Dalia Golan at the Gala
Q: What is it like when a diplomat, such as an Ambassador, disagrees with his government? A: The Ambassador serves at the behest of the President. I remember what Jim Baker said to me when I was trying to make a contrary point, "Look, John, the President does not want to do that." I knew, then, that I had to remain quiet. So, the honorable thing to do is to follow the President or resign, if the disagreements are about principle. What is not honorable is to leak disagreement.
Q: Why is America so disliked in the world? A: The first reason is that some people don't like the values we stand for. They feel threatened by them. These values stand for a government that is too open and free. Others resent America's power. That is the one that troubles me the most because we are not an imperial power. We have no imperialistic ambitions.We believe that countries have a right to govern as they choose if they do not threaten us or others. That is what we have to explain to the world.
Q: In your job, is it difficult to be friendly with governments we don't like? A: Fortunately, I don't have to speak with certain rogue governments- like Iran and North Korea. But I do speak with every government that the US has diplomatic relations with. It is part of the tradecraft that you have to have equitable relations with people. You say what you think, but it does not have to be personal. But sometimes it gets personal, such as working these last few weeks to keep Venezuela off the Security Council, which I am glad to say was successful. You can add Hugo Chavez to the list of people who says unkind things about me.
Q: How do you take negative comments about you-not only by other countries but from or Senate? A: When I was nominated for the job, I did not think I was running for public office. But I found out that I was. It is an unfortunate commentary on our political process that it is so personal. Policy differences are often subsumed under personal attack. You stand for your principles, and you try to rise above the fray. I speak to most representatives of other countries, and if necessary we tell them how the US feels. This worked in the case of Venezuela that became an adversary to the United States, and we were able to keep them off the Security Council.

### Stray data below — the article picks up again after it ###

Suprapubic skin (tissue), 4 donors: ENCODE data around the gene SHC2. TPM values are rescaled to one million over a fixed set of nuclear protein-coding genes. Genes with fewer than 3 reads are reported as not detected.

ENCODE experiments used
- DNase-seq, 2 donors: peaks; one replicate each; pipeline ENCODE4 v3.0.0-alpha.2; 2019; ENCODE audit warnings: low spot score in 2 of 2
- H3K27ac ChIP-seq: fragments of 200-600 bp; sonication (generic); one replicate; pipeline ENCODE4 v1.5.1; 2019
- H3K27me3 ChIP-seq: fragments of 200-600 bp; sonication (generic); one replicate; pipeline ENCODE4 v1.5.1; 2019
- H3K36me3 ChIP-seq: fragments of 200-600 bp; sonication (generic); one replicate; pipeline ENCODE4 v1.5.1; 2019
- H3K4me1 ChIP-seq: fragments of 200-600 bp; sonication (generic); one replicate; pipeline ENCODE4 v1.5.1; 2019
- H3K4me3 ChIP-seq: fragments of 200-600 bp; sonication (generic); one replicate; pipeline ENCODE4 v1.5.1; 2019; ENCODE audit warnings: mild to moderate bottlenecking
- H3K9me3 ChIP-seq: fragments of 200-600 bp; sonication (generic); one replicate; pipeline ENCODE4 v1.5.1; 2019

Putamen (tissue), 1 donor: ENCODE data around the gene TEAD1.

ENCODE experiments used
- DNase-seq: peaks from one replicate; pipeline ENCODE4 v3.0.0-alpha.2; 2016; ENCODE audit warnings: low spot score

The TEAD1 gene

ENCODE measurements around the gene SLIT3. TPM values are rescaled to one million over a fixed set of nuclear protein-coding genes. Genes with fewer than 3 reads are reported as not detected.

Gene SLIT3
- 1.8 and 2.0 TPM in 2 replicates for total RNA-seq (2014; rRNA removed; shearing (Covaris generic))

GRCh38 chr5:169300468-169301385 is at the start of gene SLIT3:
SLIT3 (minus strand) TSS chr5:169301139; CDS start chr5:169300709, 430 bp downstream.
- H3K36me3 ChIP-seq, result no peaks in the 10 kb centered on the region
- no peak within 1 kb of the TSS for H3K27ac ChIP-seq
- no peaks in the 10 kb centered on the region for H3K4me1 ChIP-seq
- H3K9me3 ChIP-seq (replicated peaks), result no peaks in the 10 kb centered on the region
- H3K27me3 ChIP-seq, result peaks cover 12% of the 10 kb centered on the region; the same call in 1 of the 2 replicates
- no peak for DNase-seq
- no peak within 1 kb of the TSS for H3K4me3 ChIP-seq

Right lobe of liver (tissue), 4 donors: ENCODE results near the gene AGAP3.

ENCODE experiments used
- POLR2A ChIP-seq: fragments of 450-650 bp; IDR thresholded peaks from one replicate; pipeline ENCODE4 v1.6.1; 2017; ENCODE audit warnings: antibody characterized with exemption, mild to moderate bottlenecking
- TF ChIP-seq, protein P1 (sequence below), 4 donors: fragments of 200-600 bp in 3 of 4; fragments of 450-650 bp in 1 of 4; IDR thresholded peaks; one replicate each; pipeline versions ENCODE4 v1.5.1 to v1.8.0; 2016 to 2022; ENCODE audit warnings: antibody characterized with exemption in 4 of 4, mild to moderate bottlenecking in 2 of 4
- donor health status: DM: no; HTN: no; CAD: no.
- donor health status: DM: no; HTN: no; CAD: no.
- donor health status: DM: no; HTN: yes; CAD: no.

Q. People often ask, "Why don't we talk to our enemies? What is the harm? How does it hurt? A: John Kennedy said, "We should never negotiate out of fear, but we should never fear to negotiate."We would be prepared to talk to Iran under the right circumstances.We have spoken to Iran about the liberation of Afghanistan because of their ties with the Hazari population. We also spoke to Iran about their interference in Iraq in the Shiite regions. In recent months it has been Iran who hasn't spoken to us.We had only one condition and that is that Iran suspend their uranium enrichment activity.We had put that condition in place is to support what the European community has said and that is that the Iranians were using this long process of negotiations to perfect various aspects of their nuclear cycle to build an indigenous nuclear capability. What we said was we were not going to use that period when they are marching toward nuclear weapons.We are ready to talk to them about other issues.
Current scholarship recipient, Maria Portnoy, demonstrates the enormous impact of your generosity over the years. Born in Ukraine, Maria immigrated to Israel with her family at age six. She majored in robotics during high school and is now in her second year at the Dina Nursing School.
The first annual American Friends of Rabin Medical Center (AFRMC) Mother's Day Women's Luncheon was hosted by the Israeli ambassador to the United Nations and his wife, Ambassador Dan and Janice Gillerman, in their Manhattan home.
A special delegation of senior cardiologists from China recently visited the Rabin Medical Center where they were hosted by the Department of Cardiology, directed by Prof. Alexander Battler.